Tuesday, January 31, 2012


"You have to write the book that wants to be written. And if the book will be too difficult for grown-ups, then you write it for children." -- Madeleine L'Engle

It's been fifty years since Madeleine L'Engle's science fantasy novel, A Wrinkle in Time, was first published. Rejected at least 26 times by publishers before finally being accepted for publication in 1962, it's been continuously in print ever since. Marketed as a young adult novel (probably on account of its teenage protagonist), it's gone on to become a beloved classic for readers of all ages.

Describing the premise of this weird, wild, wonderful book can be tough, because there's no way to do such a unique story justice in a simplified summary. Suffice it to say, the book centers around Meg Murray, an awkward (and somewhat angry and stubborn) high school student. Living in a tiny rural town, she's lost at school but takes comfort in the understanding of her family: her biologist mother, her ten-year-old twin brothers -- and most especially her five-year-old brother, Charles Wallace, who is (to put it mildly) something of a child prodigy.

Her physicist father, however, is missing -- last seen leaving home on special assignment for the government. It's in Meg and Charles Wallace's attempt to find him (with the help of classmate Calvin O'Keefe, and three highly unusual neighbors) that the book finds its story, but to say more would be to give too much away. It quickly becomes apparent, however, that Meg's missing father is far enough away that finding him will involve a bit of traveling. Or, if you will, tessering.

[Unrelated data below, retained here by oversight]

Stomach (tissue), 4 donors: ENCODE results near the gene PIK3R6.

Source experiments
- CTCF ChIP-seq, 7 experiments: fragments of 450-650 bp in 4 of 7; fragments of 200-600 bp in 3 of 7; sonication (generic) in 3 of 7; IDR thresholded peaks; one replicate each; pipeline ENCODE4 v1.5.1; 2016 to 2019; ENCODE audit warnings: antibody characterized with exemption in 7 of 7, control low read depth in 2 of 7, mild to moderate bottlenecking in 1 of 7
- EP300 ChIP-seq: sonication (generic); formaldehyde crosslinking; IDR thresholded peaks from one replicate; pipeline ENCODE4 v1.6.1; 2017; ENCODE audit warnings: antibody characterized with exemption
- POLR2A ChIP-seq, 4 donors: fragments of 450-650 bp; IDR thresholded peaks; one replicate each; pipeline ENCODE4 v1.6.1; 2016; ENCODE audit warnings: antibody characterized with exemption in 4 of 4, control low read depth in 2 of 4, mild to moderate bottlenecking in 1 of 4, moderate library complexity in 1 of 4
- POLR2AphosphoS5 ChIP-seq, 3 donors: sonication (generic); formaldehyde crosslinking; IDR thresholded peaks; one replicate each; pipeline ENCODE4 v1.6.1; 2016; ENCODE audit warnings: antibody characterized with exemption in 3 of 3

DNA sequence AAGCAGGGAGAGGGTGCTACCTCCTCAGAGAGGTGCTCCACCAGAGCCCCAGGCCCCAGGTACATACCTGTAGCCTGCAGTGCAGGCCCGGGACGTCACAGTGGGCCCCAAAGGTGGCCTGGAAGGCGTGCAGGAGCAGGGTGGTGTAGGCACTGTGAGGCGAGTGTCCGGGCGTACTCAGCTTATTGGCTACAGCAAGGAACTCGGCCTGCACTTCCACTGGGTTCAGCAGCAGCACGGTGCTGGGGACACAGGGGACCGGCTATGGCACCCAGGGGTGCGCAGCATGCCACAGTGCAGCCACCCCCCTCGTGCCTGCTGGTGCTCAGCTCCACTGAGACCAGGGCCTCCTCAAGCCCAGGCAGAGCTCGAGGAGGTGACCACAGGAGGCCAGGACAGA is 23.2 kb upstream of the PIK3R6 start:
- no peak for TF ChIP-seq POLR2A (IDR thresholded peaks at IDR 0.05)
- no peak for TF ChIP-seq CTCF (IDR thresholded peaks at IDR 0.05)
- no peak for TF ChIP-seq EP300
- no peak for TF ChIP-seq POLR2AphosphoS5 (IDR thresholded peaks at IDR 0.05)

What follows is a story about wormholes and missing laundry, alien planets and physics homework, time travel and midnight sandwich snacks. It's a delightfully bizarre and flawless melding of the ordinary and the extraordinary, of the daily routine and the outrageously unusual, that plays a large part in making this such a unique story (even by the standards of sci-fi!).

The book also has more unique messages than what might is often found in the standard sci-fi fare: the importance of family and relationships, that stubbornness and anger can occasionally be great gifts (if you can only use them correctly) -- and that we don't have to all be exactly alike to be equal to each other.

There's also some light -- but undeniable -- religious allegory in its pages, as issues of faith and belief are explored (albeit of an unorthodox-enough nature that L'Engle joins the ranks of such authors as J.K. Rowling and Judy Blume for having her books occasionally challenged and banned). Science and faith co-exist quite easily in the pages of L'Engle's Time Quartet (which is not to say that you need to be a religious sort to enjoy her writing).

But even more unusual at the time than her gentle blending of science and faith was L'Engle's decision to make the main protagonist of her science fiction tale ... female. Even before Anne McCaffrey and her sci-fi heroines, L'Engle had broken new ground by featuring a young girl as her main character. For this reason (among others), her publishers were unsure if the book would sell -- so it was a surprise to everyone when the book not only became a hit but won the Newbery Award in 1963.